Tuscany’s Renaissance landscape
The Val d’Orcia, Tuscany, Italy
I set off by foot through this undulating landscape. The hills are gentle and well-cultivated. Divided into plots by farmers, broken by small charming towns, tracks crossing them in various directions.
This is the Val d’Orcia in Italy’s Tuscany region. The valley region south of Siena came into its own during the Renaissance period. In many ways, the landscape was rewritten in the 14th and 15th centuries to fit the new ideals of good governance that took hold after the land became part of the city-state of Siena.
But, remember, the Renaissance was also the time of beauty and art. With the Val d’Orcia, people saw the potential for a masterpiece that could be created from hills and valleys and trees and grass. The whole area was thus laid out in a way to make it aesthetically-pleasing when viewed from the fortified towns atop the region’s hills.
It’s this that has brought me to the Val d’Orcia. I have been to the museums of Florence to see the great artworks there. I have stood inside St Peter’s Basilica at the Vatican and admired what man can build. Now it is time to see a different kind of mastery – the craft of turning an enormous tract of land into art. How do the Renaissance principles sit with an agricultural industry and nature’s will?
Seeing the Val d’Orcia
During the Renaissance, the beauty of the Val d’Orcia brought a never-ending procession of artists to the region who wanted to capture the scenes in their paintings, drawings and poetry. Most people in Europe weren’t able to see this Tuscan wonder for themselves but they knew what it looked like from the pieces the artists brought back home with them.
Now it is easy to visit and I plan my day in advance. The valley is famous for its landscapes, so I want to see a variety of them. My route will take me through fields, into gardens, past vineyards, and to the centre of some towns.
What strikes me as I go along is how natural everything feels. I don’t mean ‘wild’ because it is anything but. However, it doesn’t feel too forced, too manicured, too stylised.
Through each of the different areas I walk – and I walk through a lot, as I will explain shortly – I can see something beautiful but I can’t see the hand behind it. Things seem to have a reason for being in their place… a reason that goes beyond aesthetics.
And maybe this is a product of time. The trees on the crest of a hill that create silhouettes against the sky; the change of hues in the different demarcated fields on a slope; the dirt avenues that lead towards stone walls protecting houses; the straight rows in vineyards and the sightlines created between them. All of these are now a natural part of the landscape.
600 years ago when all of this was being planned, there must have been a layer of artificiality to how it was put together but now, like the vines around their trestles, everything has found its organic position on the blueprint it was given.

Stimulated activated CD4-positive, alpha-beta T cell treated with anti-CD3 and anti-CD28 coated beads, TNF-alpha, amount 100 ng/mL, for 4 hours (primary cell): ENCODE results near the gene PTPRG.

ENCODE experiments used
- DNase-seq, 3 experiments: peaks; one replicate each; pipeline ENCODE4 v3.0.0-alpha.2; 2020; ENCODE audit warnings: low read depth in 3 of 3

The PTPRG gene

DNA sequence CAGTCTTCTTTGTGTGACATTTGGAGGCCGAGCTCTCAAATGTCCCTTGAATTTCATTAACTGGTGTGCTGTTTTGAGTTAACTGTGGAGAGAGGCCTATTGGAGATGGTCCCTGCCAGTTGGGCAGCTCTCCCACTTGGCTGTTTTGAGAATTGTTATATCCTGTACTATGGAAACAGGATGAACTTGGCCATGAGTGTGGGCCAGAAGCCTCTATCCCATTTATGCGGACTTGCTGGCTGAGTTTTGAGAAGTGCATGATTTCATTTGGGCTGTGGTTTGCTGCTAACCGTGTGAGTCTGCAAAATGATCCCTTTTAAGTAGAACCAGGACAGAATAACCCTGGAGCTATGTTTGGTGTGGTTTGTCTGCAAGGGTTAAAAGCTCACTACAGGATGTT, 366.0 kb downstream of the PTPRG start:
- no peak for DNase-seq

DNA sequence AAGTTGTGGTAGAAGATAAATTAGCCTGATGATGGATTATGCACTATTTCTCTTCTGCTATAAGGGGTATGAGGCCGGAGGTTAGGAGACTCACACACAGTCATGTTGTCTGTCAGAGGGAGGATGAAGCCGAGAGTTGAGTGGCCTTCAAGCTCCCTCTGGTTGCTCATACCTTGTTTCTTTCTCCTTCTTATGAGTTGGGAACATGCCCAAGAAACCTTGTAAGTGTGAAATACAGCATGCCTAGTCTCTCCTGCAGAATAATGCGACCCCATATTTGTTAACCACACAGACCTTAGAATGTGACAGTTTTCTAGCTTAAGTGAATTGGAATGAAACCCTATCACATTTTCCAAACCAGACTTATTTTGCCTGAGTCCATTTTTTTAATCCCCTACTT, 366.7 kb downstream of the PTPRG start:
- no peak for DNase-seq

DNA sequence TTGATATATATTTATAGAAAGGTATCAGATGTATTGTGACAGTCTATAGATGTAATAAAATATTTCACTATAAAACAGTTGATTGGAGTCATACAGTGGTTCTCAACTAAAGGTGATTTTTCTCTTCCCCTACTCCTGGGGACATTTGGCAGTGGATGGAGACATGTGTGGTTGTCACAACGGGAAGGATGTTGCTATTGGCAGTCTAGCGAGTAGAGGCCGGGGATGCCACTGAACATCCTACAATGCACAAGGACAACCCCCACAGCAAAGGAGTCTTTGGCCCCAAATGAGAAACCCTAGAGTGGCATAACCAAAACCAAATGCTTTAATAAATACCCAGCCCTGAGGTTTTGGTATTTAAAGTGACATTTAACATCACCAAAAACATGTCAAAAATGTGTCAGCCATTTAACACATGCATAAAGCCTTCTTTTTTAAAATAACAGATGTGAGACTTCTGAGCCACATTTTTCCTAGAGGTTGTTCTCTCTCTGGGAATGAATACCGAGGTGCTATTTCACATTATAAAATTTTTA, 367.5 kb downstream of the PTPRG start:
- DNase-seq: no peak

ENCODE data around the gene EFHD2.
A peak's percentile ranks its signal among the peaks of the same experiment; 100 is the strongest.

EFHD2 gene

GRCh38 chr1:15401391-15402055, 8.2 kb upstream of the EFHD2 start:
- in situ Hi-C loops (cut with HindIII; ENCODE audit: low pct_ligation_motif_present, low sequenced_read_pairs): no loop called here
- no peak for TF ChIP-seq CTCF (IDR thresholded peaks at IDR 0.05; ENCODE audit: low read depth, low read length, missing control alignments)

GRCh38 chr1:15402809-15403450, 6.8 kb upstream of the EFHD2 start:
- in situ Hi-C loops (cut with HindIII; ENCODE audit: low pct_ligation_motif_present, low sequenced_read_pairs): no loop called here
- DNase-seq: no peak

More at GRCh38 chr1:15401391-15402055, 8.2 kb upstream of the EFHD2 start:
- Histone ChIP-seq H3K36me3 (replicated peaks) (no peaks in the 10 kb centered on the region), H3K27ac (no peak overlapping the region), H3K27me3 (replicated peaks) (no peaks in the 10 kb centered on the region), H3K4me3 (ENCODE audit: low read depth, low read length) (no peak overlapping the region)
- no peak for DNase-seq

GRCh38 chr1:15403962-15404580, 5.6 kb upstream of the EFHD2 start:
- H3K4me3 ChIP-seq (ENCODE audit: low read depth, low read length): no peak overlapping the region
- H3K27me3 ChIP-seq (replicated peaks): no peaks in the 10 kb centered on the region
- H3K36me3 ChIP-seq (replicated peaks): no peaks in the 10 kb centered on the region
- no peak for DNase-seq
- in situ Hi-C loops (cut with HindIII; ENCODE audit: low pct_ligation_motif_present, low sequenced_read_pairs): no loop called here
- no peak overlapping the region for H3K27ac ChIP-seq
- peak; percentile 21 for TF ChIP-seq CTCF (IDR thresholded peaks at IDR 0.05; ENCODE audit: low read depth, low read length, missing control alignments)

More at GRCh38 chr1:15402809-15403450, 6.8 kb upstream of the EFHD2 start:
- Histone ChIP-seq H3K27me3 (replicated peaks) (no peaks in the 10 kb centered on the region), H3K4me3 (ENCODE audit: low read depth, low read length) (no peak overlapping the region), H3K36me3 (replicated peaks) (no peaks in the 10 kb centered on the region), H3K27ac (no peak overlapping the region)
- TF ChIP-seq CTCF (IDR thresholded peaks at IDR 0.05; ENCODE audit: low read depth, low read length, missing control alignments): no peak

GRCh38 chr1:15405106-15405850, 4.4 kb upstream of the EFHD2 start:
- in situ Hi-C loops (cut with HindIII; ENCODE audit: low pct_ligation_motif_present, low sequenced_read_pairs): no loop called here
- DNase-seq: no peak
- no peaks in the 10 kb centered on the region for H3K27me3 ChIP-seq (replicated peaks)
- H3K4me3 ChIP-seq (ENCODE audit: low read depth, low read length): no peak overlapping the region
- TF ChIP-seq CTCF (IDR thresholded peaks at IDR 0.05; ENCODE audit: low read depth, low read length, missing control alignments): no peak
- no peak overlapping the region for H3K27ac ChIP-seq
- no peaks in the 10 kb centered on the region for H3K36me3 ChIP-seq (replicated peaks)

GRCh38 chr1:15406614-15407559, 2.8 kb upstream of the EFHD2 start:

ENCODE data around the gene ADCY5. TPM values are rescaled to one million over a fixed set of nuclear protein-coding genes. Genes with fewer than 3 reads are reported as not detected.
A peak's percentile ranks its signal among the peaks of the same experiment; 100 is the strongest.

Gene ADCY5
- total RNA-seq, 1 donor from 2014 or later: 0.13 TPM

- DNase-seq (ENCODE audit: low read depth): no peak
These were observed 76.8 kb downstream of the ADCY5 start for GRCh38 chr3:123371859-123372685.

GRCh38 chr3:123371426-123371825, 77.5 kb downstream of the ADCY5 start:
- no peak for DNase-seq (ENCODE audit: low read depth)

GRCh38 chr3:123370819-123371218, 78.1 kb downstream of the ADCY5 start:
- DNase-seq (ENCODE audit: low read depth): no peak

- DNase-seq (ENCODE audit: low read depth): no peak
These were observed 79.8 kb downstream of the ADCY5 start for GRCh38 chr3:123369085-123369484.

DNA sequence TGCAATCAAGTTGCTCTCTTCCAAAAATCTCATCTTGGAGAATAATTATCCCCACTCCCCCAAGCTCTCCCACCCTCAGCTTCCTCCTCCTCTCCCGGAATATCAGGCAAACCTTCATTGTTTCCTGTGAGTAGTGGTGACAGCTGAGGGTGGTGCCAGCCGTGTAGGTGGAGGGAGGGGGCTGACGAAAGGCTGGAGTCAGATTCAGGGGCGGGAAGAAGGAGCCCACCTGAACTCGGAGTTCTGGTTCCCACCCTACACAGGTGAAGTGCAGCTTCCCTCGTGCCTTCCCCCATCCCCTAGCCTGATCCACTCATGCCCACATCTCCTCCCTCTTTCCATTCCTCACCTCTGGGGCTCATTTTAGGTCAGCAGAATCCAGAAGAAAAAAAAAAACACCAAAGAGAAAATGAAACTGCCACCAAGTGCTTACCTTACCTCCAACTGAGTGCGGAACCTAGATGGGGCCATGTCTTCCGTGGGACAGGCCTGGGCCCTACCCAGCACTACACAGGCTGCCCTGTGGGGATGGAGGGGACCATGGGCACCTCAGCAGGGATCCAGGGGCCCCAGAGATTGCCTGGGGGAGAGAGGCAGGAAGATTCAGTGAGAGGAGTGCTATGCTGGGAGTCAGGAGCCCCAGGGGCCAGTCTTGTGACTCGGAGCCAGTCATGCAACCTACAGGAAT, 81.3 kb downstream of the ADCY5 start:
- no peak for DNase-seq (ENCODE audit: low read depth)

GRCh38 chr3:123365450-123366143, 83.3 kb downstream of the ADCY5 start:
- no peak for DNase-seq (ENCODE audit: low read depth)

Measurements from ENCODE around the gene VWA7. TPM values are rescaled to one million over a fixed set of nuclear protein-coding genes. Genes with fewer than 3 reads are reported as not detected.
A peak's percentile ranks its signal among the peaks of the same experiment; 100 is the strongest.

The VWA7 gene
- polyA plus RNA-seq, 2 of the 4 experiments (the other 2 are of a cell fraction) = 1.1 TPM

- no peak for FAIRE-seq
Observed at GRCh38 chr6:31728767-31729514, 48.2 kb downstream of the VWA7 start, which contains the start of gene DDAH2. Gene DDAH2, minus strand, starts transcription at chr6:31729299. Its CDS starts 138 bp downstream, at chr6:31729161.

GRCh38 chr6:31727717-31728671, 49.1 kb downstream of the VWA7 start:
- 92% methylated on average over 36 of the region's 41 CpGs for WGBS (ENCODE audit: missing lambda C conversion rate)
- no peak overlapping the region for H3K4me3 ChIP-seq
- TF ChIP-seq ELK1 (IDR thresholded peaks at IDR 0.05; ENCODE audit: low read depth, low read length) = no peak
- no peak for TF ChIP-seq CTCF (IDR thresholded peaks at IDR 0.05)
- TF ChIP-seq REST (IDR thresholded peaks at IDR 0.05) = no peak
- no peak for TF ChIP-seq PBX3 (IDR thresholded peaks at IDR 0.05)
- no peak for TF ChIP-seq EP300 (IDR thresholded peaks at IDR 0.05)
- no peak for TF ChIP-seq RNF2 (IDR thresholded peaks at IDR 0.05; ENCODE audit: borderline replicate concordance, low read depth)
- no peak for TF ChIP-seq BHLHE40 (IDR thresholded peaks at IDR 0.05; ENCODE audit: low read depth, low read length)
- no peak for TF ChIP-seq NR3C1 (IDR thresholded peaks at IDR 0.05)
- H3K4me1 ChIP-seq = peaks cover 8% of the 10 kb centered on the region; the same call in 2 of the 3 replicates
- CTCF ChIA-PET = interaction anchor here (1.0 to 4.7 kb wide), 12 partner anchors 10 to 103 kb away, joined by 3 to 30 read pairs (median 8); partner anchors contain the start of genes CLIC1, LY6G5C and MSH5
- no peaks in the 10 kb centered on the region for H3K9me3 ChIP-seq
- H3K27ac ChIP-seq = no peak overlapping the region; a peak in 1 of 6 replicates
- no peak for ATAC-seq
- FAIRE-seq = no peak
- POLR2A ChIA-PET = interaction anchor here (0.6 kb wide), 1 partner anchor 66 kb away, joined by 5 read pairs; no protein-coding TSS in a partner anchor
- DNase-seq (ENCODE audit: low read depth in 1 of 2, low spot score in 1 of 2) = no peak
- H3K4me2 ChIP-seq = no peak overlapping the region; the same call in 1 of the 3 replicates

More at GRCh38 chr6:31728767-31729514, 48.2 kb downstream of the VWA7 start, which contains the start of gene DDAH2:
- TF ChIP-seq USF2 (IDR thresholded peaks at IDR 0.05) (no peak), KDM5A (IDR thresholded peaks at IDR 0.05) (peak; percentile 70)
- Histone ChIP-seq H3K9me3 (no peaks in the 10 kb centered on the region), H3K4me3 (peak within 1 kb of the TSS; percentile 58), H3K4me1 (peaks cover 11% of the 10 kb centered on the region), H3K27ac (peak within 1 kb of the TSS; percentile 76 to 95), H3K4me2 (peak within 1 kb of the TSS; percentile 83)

Best way to see the Val d’Orcia by walking
The Val d’Orcia stretches across a large area – about 60,000 hectares in total. There are a lot of ways to approach a visit so you can put together a plan that best suits you. It is definitely much easier to explore if you are using a car. I, however, was not for my trip.
I wanted to go hiking, which is fine, except that public transport can be a bit limited. So I did some research to work out how my walking might fit with the bus timetables, so I could see as much as possible and not get stranded.
Here is what I did and what I would recommend you could do for a full day of hiking and exploring in the Val d’Orcia. I have put the route I walked on this map, for your reference.
I used the city of Chiusi as my base for accommodation because it’s really convenient – on the main train line between Rome and Florence. (From here you can also easily do a day trip to Orvieto.)
From Chiusi, catch the bus FT4 at 0810 (8:10am) that goes to Montepulciano and arrives at 0857 (8:57am). From there, transfer straight onto the bus 112 that leaves at 0903 (9:03) and arrives at San Quirico d’Orcia at 0926 (9:26am).
From here, you can begin the walk that I have outlined on the map. It is about 20 kilometres long and will take you most of the day, if you go at a leisurely pace and stop at some of the towns along the way.
A good place for lunch is Pienza. It’s also worth taking some time to stop and look around the town which is a World Heritage Site. I’ll write more about it soon.
The final stop is Montepulciano, which is one of the largest urban areas in the Val d’Orcia. If you have time, it’s a good spot for a late afternoon drink and a snack after the long walk.
From here, you can get a bus directly back to Chiusi. They leave fairly regularly but it is worth checking the timetable in advance to make sure you don’t miss the last one. When I did the walk, the last three buses left Montepulciano at 1830 (6:30pm), 1940 (7:40pm) and 2115 (9:15pm).
To check all the bus timetables for the latest schedules, use the local public transport site.
I hope all of this helps. Please let me know in the comments below if you have any questions or suggestions.
Are there tours in the Val d’Orcia?
Yes. If you would prefer not to arrange things yourself, there are a few good options for tours in the Val d’Orcia.
There is this full day tour that shows you the towns – as well as the food and drink of the region.
If you’re coming from Rome, then this tour is a great option to see the countryside of Tuscany.
And another option from Rome is this fantastic tour that focuses on the wine and food of the valley.
Where should you stay in Chiusi?
If you’re looking for a simple hotel, I would suggest Albergo I Longobardi next to the train station.
For a charming Italian bed and breakfast, try L’Albero Di Gamelì.
And for one of the most luxurious places in town, have a look at Residenza Dei Ricci.